View of Frenchmans Cap from near Lake Tahune Hut
|Elevation||1,446 m (4,744 ft)|
|Location in Tasmania|
|Location||Western Tasmania, Australia|
|Age of rock||Jurassic|
|First ascent||James Sprent (European; 1853)|
At 1,446 metres (4,744 ft) above sea level, it is within the top thirty highest mountains in Tasmania.
The mountain lies east of the West Coast Range, yet due to its prominence, it can bee seen from Macquarie Harbour. It lies south of the Lyell Highway from which it can be viewed from various locations, and south west of Cradle Mountain-Lake St Clair National Park.
The peaks of the Frenchmans area include:
- Clytemnestra (1280m)
- Frenchmans Cap (1443m)
- Philps Peak (1280m)
- Philps Ridge (1200m)
The mountain lies in traditional lands of Aboriginal Tasmanians. They named the peak 'maberlek'.
Even though the peak was an early landmark for ships sailing the west coast, the first recorded use of Frenchmans Cap was in 1822 in connection with Macquarie Harbour Penal Station, from where the peak was visible. The origin of the name is attributed to its appearance from some angles as looking like a Frenchman's cap, notably the Liberty cap worn during the French Revolution (1789–1799).
A variation of that was reported by Henry Widdowson, who wrote in 1829 that the name was derived from "its generally being covered with snow and bearing some resemblance to the shape of dress which invariably adorns the head of a French Cook".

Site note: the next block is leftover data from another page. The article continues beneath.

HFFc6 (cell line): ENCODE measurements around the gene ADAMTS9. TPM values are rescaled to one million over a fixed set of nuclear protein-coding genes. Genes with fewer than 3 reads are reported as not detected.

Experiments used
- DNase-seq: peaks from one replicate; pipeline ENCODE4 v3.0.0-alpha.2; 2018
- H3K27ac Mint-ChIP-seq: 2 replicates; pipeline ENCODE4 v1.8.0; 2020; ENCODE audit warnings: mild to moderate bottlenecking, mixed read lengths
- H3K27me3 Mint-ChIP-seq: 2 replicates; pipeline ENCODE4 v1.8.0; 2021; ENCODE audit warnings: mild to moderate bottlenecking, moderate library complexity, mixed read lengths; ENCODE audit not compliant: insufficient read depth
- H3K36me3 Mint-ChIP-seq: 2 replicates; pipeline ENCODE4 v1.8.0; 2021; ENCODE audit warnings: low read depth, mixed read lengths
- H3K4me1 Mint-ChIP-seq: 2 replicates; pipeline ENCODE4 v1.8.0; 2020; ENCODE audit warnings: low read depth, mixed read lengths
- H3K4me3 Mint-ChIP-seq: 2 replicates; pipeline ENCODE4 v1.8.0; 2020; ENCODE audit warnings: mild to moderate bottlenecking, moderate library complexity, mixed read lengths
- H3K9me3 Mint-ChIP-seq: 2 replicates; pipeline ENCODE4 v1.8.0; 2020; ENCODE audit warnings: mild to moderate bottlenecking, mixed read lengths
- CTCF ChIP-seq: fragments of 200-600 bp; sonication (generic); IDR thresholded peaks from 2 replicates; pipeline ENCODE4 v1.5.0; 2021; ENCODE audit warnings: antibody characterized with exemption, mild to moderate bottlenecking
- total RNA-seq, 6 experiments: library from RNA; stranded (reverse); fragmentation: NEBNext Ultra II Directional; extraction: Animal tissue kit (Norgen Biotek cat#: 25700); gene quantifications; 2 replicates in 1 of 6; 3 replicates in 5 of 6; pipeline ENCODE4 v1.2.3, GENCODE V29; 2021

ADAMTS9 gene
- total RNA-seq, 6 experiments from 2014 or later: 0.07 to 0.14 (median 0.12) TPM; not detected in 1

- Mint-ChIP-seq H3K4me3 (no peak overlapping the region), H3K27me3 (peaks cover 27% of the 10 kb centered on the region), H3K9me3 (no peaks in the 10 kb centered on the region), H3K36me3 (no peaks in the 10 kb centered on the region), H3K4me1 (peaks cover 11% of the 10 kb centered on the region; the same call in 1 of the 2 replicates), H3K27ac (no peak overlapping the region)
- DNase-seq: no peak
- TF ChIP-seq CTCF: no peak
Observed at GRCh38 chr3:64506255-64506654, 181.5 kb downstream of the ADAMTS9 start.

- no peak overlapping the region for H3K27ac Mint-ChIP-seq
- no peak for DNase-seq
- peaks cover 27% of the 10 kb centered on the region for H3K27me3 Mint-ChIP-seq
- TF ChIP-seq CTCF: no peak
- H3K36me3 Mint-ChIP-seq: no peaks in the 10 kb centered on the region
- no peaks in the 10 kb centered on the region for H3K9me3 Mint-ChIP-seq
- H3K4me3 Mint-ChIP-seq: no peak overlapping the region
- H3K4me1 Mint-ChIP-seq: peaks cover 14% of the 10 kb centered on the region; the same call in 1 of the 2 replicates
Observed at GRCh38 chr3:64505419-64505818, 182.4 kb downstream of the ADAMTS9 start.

The distinctive shape of the mountain was used as a guiding beacon by many, largely unsuccessful, parties of escaping convicts as they attempted to struggle through the dense scrub of Western Tasmania to the settled districts further east. It was mentioned as a geographical reference in the account later dictated by convict Alexander Pearce to authorities, following his capture.
The earliest European recorded to have ascended was James Sprent and his trigonometrical party in 1853.
In 1941 the Frenchmans Cap National Park was created and its boundary was in effect the Franklin River. This park was subsumed into the Franklin-Gordon Wild Rivers National Park in the 1990s.
The country around the mountain is invariably referred to by the books and the material written about the Franklin River. Johnson Dean's book gives a graphic account with maps and pictures the nature of the country.
Access to the mountain is usually via hiking and then climbing the summit with the main access point on the Lyell Highway. Parks and Wildlife Service and other authorities in Tasmania have advice about the access and preparation needed - due to the conditions of the area. The track is repeatedly overgrown, due to the vegetation and the rainfall of the area.
The walk to the peak along the well marked track typically takes two days. The first day of about 16 kilometres (9.9 mi) will bring walkers to Lake Vera Hut. This part of the walk includes two steep and prolonged ascents separated by the boggy Loddon Plains. The so-called "Sodden Loddons" are almost always muddy and crossing them may take two hours or more. In wet weather the mud can be waist high. In summer it is only knee high. Water is plentiful (and drinkable) in all seasons. Walk time from Lyell Highway to Lake Vera is between six and eight hours.